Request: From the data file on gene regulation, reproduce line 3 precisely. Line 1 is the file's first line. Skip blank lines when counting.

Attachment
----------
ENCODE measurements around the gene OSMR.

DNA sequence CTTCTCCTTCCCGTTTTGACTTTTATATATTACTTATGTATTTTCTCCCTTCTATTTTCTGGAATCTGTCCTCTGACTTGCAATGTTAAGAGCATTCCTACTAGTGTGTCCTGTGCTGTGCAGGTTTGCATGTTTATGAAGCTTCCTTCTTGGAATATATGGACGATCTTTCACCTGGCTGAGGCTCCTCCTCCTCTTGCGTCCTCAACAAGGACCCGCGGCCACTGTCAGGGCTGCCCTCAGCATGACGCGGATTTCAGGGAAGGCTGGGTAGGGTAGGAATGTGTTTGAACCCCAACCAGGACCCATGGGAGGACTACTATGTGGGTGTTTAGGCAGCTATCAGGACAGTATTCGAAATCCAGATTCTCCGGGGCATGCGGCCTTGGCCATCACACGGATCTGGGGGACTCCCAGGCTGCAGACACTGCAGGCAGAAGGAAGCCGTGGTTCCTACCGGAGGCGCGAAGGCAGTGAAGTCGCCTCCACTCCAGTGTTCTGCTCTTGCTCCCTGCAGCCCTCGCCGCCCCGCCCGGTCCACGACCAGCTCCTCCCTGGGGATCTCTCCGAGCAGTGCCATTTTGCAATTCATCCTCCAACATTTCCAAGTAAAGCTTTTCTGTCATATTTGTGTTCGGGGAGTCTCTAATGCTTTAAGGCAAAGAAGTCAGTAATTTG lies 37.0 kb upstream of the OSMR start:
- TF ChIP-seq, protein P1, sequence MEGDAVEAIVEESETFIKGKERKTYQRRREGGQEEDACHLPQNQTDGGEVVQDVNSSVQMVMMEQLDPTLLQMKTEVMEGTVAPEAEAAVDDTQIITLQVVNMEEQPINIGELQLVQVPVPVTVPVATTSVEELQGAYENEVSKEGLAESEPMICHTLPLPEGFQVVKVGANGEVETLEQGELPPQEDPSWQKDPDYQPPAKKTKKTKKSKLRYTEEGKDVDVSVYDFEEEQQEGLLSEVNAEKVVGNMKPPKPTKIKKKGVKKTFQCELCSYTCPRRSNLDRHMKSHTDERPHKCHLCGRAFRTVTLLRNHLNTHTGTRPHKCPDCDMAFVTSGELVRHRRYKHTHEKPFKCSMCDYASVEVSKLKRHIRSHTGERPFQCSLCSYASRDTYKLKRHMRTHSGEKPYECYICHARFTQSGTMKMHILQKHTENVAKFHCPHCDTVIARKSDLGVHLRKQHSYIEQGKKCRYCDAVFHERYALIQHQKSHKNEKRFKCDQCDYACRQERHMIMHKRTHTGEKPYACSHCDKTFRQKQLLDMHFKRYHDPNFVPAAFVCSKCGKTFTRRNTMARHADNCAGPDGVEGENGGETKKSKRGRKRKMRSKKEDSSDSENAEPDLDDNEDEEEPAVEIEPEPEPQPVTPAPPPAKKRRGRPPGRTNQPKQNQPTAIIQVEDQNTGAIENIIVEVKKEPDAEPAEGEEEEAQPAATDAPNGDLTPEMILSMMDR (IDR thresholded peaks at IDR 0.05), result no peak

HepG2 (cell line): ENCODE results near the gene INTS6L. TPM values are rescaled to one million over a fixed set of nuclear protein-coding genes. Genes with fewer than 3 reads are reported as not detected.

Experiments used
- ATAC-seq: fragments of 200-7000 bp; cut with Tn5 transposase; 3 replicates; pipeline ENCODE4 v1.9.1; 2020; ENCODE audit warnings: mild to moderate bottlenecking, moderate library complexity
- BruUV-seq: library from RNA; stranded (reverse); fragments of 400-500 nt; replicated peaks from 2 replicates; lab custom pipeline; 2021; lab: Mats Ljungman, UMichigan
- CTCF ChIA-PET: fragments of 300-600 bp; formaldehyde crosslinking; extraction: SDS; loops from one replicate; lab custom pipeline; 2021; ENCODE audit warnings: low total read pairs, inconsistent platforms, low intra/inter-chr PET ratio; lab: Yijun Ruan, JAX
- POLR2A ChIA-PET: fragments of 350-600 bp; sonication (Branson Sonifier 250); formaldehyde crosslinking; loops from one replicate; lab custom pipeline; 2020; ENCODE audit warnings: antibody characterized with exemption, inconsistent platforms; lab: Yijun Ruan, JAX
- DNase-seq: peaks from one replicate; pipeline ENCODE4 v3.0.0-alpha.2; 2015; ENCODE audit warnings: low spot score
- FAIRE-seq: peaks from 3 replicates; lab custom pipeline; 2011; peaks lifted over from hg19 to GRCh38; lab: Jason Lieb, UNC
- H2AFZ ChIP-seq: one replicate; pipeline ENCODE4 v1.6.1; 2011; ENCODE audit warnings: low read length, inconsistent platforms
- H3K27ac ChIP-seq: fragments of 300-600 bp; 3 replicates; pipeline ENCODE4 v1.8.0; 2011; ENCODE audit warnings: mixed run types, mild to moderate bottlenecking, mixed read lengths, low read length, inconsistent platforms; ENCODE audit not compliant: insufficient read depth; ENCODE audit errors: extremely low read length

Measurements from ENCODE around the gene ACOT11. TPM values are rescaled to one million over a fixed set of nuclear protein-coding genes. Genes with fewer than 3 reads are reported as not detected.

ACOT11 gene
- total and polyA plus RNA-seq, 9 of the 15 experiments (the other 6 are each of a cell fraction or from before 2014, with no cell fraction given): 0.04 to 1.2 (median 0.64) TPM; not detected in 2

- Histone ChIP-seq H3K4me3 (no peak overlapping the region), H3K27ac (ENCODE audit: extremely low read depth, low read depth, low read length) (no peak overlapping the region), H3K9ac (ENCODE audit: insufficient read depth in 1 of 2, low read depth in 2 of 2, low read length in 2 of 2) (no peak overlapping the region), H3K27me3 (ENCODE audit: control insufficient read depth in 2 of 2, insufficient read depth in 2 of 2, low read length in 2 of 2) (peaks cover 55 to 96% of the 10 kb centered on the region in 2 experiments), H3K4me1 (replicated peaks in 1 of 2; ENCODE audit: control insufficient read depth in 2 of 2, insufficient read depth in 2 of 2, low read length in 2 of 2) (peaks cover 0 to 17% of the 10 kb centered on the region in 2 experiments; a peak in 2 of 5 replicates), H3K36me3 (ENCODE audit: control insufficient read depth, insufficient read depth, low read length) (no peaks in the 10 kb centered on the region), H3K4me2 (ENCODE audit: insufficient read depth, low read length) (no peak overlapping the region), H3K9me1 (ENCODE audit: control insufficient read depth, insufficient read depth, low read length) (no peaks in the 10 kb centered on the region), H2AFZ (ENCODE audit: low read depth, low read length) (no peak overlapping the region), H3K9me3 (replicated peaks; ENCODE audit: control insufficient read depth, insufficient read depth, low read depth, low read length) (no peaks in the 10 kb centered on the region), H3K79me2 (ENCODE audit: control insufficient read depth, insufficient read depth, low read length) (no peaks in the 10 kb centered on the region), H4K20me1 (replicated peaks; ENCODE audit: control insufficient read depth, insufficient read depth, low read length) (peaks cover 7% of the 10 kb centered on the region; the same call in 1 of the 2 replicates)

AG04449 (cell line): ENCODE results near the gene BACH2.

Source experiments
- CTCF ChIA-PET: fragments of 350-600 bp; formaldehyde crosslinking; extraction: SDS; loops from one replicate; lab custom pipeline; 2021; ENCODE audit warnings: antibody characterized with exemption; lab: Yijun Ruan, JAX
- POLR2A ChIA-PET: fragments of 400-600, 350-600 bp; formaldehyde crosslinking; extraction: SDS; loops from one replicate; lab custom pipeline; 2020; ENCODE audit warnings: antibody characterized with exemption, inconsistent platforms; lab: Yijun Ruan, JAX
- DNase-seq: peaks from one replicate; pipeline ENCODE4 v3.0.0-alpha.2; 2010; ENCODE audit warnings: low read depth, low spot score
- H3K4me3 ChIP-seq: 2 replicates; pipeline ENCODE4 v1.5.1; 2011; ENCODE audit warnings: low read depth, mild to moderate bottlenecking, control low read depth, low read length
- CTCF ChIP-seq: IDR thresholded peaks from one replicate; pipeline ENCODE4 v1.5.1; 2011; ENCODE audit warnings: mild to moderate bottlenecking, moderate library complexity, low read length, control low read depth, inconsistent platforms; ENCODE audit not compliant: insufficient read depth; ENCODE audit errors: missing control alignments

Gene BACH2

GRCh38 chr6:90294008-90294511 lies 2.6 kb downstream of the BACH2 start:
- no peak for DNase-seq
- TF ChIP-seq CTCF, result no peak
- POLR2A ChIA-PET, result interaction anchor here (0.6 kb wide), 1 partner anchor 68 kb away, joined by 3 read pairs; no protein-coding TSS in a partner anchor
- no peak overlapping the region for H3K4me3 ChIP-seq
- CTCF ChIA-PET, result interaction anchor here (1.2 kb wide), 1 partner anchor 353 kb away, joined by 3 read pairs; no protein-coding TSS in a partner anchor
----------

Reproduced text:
- TF ChIP-seq, protein P1, sequence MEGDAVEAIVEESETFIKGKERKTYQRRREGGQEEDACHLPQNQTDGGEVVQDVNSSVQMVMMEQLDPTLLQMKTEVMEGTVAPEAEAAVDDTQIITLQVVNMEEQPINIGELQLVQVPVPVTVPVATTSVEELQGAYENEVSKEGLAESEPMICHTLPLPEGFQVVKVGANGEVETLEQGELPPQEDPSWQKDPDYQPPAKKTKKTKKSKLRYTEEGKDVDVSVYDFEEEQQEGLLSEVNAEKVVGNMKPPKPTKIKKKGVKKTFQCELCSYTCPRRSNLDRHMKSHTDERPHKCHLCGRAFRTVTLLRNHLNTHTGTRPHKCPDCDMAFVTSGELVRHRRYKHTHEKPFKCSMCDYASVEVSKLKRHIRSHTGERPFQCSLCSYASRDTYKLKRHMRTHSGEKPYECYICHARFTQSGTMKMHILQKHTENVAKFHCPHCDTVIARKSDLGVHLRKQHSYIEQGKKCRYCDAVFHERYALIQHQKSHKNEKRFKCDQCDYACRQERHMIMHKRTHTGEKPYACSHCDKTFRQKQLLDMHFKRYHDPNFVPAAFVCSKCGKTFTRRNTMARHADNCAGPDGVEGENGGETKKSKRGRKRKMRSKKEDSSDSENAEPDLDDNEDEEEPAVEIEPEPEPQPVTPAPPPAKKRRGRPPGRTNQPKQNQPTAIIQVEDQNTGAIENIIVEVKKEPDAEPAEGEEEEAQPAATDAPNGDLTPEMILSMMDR (IDR thresholded peaks at IDR 0.05), result no peak